Sophie lives in a small house with her parents and brothers, Geoff and little Derek. Though she voices her feelings and desires, her parents belittle her, because they, unlike her, are more mature and has known the harsh realities of life.
Sophie finds a sort of fascination for her elder brother Geoff, who, in her opinion, is tall, strong and handsome but reserved. She envies his silence and often wonders about his thoughts and areas of his life that she doesn't know about.
The centre of this story is that Sophie fantasises about Danny Casey, an Irish football player, whom she had seen playing in innumerable matches. She makes up a story about how she met him in the streets and tells this to Geoff. Geoff, who is more sensible than Sophie, does not really believe her, even if she wants to. It seems an unlikely incident for Sophie to meet the prodigy in their street, but where Sophie describes the meeting inall her details, he begins to hope that it could be true. She tells him that Danny has promised to meet her somewhere again.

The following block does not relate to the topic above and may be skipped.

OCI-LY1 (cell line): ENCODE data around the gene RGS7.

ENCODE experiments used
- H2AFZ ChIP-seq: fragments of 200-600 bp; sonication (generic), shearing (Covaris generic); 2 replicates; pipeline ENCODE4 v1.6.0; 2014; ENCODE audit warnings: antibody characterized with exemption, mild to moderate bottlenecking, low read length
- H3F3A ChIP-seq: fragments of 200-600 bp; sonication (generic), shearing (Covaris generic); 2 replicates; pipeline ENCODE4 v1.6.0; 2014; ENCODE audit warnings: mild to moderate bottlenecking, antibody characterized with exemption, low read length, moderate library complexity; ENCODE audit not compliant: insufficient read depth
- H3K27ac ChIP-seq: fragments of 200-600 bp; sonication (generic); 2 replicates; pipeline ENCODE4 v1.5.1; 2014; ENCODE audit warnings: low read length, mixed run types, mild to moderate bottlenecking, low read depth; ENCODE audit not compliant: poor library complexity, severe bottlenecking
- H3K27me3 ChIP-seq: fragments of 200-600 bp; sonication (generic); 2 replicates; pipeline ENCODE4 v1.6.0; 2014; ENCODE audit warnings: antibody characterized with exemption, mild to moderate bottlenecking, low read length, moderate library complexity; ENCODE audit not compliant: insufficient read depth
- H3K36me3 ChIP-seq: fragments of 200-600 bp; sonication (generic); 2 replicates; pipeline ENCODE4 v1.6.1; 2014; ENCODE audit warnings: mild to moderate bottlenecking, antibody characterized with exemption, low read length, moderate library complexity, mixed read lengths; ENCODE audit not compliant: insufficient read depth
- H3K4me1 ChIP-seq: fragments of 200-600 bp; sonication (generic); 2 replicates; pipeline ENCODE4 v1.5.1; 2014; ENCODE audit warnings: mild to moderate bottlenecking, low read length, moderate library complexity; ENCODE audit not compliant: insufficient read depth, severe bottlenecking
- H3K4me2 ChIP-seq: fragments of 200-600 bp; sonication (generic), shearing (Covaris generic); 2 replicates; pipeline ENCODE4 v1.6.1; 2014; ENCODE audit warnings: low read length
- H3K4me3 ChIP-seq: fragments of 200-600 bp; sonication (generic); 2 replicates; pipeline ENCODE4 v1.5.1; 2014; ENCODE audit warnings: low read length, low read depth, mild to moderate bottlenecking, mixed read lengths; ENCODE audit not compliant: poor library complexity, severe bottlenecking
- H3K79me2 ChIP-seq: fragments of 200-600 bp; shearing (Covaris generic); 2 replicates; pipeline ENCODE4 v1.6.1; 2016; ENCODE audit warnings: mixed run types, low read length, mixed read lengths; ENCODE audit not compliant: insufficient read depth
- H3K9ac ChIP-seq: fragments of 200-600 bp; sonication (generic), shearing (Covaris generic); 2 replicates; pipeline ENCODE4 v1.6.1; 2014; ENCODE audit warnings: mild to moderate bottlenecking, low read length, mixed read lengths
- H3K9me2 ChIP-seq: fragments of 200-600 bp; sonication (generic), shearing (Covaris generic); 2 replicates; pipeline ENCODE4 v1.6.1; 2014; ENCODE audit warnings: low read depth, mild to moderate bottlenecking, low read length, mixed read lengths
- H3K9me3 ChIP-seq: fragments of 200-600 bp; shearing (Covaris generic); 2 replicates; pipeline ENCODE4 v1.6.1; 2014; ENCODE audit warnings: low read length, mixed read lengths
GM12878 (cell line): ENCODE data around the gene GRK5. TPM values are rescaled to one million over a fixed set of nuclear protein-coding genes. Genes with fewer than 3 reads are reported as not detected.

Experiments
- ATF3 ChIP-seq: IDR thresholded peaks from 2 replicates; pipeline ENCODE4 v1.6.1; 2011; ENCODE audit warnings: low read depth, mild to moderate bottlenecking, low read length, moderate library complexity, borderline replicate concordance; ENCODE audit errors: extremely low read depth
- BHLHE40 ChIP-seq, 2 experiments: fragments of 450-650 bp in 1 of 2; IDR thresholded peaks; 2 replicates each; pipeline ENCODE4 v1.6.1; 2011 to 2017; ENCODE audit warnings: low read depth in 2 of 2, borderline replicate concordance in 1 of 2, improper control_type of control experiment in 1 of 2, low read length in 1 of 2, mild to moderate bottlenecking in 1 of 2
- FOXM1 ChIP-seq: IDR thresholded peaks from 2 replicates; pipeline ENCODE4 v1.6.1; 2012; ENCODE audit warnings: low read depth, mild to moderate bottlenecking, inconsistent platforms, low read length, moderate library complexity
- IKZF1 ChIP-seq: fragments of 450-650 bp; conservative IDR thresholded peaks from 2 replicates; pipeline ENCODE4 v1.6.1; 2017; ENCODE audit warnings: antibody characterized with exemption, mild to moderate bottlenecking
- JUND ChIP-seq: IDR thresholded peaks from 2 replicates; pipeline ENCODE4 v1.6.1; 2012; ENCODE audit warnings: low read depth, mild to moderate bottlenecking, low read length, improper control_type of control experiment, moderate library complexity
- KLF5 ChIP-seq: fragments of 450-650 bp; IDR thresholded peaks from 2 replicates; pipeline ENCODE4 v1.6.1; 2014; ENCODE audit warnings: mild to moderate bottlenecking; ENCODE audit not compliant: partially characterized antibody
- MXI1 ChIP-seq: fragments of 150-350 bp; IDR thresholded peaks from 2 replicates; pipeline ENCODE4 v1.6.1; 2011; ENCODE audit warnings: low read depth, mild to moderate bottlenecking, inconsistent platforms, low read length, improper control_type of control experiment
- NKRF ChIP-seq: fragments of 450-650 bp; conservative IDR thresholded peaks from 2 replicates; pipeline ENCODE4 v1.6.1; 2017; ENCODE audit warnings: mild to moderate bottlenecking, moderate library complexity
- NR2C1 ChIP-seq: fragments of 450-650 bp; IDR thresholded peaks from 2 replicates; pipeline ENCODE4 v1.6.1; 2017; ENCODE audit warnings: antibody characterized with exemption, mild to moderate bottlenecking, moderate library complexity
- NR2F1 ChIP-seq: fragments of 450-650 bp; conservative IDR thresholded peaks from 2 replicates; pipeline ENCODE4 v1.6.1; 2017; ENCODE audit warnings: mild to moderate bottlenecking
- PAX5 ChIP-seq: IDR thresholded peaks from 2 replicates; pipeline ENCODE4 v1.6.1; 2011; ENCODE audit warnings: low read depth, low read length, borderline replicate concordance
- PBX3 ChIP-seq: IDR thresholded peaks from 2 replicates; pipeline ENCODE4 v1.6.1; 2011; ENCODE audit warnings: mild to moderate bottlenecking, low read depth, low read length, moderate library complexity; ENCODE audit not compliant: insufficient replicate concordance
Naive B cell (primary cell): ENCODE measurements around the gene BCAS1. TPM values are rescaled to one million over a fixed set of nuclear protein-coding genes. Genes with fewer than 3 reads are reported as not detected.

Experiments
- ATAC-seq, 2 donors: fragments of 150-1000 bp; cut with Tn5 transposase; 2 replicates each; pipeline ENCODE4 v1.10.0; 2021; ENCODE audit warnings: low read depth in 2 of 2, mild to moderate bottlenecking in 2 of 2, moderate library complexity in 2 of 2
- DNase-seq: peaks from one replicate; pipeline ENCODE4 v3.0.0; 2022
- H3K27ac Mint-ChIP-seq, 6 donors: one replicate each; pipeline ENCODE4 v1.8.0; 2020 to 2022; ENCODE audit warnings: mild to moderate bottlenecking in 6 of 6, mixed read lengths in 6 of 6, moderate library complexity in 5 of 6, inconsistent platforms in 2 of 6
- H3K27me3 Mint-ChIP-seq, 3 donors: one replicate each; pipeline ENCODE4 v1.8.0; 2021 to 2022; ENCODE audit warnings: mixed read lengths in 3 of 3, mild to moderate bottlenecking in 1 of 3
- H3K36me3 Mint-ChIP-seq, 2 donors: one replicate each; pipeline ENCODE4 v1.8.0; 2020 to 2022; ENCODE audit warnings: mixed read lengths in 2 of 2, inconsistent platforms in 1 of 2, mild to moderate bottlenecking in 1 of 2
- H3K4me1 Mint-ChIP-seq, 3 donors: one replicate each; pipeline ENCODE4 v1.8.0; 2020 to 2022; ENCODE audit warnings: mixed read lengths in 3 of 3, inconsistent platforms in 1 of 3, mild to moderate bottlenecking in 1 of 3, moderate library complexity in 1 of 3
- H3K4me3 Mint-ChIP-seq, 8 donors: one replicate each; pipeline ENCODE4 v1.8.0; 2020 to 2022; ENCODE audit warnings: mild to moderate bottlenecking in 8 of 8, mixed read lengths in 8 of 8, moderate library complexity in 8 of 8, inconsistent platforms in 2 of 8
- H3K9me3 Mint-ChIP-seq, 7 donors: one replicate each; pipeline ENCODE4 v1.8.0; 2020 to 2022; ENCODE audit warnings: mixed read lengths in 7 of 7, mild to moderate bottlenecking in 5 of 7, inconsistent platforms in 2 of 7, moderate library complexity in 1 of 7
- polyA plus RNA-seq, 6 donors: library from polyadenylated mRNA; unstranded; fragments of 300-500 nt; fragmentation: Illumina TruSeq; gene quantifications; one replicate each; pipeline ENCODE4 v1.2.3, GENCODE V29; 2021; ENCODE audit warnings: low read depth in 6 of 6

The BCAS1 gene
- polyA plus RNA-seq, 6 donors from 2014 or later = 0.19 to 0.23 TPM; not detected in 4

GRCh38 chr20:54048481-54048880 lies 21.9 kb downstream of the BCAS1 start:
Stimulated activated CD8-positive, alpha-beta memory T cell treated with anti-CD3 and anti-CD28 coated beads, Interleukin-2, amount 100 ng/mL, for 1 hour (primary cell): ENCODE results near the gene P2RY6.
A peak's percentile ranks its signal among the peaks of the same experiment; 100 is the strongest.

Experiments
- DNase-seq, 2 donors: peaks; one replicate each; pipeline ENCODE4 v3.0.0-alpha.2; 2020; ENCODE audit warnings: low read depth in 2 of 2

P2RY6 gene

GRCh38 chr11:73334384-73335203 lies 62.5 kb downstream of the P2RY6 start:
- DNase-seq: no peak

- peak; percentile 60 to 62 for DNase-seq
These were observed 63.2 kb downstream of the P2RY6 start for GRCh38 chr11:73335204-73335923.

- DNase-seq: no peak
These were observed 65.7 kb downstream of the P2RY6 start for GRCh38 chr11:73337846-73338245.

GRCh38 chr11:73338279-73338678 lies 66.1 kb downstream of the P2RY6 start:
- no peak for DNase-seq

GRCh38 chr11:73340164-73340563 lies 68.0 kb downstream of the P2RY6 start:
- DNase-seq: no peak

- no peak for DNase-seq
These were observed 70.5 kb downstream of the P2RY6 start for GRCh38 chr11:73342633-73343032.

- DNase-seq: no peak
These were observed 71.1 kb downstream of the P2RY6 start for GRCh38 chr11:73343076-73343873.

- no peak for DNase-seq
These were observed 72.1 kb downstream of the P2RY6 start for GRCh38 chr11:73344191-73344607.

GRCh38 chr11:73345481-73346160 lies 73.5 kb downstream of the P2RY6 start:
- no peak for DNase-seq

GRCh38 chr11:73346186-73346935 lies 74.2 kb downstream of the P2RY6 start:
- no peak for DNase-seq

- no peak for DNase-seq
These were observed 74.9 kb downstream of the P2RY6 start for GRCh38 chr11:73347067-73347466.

Sophie gets so pulled into the story she made that she herself begins to believe that its true. She waits for the Irish player, but obviously, he never arrives. Then, she makes her way home, wondering how her brother would be disappointed on knowing that Danny Casey never showed up. However, Sophie still fantasises about her hero, unperturbed.
The whole story is about unrealistic dreams and how we love to indulge in them knowing all the while that they have little possibility of coming true. But some, like Sophie, gets too involved in them and actually act on them. This is when disappointment makes its entrance into life. The story seem to hint at you that it is okay to dream, but dream with limits. This is actual reality and do not believe too much in movies and novels where the characters miraculously over come their challenges. This is a pessimistic way of looking at things, but sadly it is the true reality. Unless you are impossibly ambitious, hardworking, and have loads of patience and perseverance, such dreams are best to be kept under lock and key unless you like the taste of bitter disappointment